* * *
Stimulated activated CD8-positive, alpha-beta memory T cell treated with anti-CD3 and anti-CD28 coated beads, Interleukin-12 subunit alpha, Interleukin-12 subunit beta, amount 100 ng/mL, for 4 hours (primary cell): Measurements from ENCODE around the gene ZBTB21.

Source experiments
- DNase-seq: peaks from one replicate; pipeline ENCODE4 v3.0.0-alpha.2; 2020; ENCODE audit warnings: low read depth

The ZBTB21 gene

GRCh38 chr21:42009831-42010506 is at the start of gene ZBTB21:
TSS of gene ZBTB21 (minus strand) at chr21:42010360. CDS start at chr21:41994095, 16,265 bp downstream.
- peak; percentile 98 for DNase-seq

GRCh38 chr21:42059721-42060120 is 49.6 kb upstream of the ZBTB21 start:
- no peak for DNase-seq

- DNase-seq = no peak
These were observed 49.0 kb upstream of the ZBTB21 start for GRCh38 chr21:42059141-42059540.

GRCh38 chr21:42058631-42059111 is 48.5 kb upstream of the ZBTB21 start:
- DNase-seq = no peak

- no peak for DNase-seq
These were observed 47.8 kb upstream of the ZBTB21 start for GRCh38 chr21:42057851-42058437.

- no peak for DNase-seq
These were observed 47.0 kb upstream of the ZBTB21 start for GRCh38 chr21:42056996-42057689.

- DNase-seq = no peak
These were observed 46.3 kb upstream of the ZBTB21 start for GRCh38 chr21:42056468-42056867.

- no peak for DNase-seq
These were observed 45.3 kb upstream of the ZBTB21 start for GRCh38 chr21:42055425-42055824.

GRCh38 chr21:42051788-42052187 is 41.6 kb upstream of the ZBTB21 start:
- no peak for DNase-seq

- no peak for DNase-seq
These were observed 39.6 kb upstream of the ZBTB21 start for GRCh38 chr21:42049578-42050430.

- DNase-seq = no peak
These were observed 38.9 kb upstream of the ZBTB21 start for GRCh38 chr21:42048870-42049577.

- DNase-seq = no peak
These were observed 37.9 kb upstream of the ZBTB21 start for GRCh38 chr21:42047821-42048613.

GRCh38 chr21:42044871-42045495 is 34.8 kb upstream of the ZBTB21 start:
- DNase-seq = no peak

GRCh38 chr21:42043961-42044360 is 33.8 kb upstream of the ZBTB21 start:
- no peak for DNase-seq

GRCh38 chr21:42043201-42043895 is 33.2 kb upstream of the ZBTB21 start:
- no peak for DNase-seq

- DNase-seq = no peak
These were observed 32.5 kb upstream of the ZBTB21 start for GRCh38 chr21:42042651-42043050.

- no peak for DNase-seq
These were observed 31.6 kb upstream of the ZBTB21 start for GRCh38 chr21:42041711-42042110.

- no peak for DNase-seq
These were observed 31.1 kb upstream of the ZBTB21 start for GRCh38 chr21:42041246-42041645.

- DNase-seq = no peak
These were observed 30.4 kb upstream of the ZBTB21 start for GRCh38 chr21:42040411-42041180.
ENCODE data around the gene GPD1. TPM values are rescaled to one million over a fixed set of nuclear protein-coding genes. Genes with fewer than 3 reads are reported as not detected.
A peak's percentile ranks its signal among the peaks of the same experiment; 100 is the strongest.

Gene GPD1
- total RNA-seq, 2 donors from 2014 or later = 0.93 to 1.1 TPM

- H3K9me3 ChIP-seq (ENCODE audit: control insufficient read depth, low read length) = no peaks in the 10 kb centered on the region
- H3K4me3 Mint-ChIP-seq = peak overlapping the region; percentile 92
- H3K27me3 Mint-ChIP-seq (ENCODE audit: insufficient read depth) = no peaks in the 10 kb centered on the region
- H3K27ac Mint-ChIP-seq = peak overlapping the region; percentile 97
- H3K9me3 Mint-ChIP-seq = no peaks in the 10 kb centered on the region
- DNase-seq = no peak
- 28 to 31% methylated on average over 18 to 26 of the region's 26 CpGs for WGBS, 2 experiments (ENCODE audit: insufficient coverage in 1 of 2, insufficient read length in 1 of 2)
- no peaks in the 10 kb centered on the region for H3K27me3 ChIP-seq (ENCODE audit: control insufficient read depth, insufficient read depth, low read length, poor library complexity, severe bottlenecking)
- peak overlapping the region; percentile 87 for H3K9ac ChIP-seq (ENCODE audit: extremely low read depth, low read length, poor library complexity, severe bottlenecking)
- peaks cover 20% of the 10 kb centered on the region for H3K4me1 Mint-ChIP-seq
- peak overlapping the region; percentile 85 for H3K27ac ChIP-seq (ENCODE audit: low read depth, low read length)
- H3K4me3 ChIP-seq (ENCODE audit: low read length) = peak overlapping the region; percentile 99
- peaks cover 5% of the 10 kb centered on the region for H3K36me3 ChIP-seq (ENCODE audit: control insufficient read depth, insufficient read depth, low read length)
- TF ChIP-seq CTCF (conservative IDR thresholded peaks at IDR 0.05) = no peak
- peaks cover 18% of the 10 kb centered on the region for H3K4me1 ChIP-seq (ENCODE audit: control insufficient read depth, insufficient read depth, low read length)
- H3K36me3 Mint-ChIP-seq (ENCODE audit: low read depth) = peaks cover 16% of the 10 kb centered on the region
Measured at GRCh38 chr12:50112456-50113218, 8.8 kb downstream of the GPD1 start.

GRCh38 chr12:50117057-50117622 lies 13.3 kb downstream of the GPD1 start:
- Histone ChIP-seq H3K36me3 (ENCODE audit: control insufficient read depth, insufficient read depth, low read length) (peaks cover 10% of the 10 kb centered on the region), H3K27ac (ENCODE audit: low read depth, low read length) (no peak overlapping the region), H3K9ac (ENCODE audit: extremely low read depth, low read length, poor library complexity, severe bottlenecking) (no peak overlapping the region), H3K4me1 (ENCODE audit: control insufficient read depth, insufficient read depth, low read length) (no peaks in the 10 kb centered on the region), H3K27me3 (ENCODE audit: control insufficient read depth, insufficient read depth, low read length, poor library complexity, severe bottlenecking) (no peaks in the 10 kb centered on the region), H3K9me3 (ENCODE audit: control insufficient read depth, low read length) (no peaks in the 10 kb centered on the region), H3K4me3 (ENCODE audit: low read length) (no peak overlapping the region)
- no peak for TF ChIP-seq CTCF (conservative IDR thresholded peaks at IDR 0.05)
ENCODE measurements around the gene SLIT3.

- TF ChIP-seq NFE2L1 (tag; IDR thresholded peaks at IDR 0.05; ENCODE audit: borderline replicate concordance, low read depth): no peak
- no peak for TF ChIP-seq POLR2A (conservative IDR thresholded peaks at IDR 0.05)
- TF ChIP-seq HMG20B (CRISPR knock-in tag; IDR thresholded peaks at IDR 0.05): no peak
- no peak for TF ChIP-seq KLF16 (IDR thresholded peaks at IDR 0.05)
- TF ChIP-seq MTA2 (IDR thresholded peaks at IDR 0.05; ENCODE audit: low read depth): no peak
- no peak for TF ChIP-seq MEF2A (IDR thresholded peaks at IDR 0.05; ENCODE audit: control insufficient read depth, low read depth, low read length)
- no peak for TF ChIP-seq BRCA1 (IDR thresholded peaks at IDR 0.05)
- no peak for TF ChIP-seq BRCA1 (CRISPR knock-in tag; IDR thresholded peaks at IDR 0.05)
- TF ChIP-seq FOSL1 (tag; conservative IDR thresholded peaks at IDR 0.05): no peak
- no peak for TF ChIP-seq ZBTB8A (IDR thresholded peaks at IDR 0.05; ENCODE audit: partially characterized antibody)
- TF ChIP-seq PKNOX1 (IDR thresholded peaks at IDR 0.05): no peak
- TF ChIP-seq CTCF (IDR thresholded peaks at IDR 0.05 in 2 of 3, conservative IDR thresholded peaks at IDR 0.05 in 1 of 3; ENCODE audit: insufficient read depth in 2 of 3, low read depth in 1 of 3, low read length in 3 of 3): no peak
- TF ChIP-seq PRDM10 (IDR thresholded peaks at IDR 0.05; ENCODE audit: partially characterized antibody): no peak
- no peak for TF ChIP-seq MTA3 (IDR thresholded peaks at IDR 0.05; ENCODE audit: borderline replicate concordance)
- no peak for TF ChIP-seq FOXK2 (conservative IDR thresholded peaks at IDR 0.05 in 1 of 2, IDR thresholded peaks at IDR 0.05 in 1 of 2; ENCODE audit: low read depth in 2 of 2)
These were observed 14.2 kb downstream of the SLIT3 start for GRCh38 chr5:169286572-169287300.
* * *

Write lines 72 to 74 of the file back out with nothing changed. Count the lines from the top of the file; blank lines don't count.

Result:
- no peak for TF ChIP-seq KLF16 (IDR thresholded peaks at IDR 0.05)
- TF ChIP-seq MTA2 (IDR thresholded peaks at IDR 0.05; ENCODE audit: low read depth): no peak
- no peak for TF ChIP-seq MEF2A (IDR thresholded peaks at IDR 0.05; ENCODE audit: control insufficient read depth, low read depth, low read length)